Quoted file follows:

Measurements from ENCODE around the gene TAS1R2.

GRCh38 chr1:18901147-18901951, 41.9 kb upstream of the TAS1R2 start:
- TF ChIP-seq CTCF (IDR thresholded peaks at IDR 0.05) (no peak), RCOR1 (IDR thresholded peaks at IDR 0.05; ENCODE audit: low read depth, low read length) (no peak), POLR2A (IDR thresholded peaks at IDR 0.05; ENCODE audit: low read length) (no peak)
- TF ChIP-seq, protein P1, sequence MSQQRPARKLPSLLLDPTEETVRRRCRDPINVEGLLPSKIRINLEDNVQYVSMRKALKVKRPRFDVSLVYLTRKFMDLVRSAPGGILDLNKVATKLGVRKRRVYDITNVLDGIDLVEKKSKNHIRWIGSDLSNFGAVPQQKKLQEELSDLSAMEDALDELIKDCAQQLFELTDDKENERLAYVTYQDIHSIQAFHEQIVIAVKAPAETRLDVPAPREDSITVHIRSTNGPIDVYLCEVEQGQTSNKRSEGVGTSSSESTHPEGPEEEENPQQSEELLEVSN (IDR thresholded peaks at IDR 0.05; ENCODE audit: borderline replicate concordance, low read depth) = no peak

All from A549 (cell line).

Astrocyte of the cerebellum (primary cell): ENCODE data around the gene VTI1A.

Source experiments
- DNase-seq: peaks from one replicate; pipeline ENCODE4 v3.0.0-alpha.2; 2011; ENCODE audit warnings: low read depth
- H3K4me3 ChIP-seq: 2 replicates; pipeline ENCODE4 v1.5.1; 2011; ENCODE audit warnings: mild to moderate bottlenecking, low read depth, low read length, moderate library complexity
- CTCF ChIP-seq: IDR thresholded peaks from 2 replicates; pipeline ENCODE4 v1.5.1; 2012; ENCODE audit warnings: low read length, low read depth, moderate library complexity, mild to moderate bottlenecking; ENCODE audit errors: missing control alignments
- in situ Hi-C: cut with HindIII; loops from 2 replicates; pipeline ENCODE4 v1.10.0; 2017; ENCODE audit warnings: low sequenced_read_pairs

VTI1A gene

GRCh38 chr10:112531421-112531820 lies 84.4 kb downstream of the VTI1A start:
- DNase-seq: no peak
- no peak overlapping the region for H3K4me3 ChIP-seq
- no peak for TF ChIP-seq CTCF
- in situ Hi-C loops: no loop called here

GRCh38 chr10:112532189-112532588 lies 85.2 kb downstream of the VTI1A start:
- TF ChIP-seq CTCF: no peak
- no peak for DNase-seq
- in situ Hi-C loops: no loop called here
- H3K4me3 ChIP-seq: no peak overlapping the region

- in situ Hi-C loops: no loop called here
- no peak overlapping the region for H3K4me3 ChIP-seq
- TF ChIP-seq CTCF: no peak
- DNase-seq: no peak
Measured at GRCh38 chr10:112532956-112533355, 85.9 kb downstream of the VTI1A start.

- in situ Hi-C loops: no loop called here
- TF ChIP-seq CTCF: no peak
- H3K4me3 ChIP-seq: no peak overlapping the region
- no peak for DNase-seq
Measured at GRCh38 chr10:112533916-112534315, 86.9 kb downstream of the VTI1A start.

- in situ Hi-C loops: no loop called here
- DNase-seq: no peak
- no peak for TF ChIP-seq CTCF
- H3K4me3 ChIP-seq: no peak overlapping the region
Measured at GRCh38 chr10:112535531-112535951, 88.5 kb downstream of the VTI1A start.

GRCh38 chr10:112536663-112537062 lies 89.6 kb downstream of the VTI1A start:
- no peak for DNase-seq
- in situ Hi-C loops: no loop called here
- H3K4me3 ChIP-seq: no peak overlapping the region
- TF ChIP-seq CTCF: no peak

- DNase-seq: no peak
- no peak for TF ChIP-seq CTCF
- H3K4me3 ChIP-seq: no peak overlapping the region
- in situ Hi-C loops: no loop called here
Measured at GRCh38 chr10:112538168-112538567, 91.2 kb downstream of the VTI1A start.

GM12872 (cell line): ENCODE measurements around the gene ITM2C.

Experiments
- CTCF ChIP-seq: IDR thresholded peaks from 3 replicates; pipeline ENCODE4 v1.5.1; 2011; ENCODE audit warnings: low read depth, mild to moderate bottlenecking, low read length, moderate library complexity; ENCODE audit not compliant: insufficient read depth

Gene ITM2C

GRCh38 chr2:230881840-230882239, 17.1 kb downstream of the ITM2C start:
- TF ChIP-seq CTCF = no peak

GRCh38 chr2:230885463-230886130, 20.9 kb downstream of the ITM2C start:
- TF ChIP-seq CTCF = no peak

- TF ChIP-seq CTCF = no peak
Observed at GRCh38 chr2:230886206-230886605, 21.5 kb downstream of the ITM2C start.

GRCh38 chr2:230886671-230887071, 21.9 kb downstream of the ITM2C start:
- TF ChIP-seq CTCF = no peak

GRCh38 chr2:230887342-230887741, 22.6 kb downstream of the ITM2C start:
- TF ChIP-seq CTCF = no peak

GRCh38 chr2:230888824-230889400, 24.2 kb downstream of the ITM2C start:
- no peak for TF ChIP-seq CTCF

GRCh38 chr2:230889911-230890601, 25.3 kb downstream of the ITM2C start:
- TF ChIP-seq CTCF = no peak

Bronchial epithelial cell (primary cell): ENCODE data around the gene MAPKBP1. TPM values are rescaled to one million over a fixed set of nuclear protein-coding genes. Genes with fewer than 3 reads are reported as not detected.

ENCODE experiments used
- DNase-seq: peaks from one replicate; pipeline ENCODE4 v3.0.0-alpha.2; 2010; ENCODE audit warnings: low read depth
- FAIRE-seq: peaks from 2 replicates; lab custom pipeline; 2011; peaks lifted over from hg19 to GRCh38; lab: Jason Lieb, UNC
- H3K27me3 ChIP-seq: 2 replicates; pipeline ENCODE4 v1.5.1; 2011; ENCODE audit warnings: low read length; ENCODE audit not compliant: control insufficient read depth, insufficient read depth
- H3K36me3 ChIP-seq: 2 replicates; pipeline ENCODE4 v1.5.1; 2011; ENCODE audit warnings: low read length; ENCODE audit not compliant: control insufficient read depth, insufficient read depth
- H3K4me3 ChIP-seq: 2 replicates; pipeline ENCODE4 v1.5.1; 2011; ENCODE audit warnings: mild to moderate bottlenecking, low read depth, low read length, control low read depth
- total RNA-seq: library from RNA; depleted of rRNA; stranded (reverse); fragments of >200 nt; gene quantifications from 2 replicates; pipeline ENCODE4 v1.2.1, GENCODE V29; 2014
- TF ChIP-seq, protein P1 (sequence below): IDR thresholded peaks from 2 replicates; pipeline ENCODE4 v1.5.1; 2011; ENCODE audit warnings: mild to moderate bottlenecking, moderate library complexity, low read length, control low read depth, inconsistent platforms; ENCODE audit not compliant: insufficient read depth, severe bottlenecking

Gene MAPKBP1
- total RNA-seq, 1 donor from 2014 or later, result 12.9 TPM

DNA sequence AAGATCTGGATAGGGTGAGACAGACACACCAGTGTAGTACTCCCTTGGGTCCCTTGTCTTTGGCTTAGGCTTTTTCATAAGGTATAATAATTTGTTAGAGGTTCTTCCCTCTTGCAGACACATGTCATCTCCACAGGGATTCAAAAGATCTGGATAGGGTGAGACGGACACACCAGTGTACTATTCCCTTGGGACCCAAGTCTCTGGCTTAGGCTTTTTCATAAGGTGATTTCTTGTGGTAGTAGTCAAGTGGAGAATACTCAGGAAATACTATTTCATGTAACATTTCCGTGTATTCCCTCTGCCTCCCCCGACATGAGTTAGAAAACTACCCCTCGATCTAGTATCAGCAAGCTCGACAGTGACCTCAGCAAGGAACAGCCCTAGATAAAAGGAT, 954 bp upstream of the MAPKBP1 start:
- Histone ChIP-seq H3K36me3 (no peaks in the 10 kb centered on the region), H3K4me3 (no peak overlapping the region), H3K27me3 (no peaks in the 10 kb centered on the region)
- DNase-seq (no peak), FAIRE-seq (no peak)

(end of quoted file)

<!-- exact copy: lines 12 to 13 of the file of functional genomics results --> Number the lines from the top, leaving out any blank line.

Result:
VTI1A gene

GRCh38 chr10:112531421-112531820 lies 84.4 kb downstream of the VTI1A start: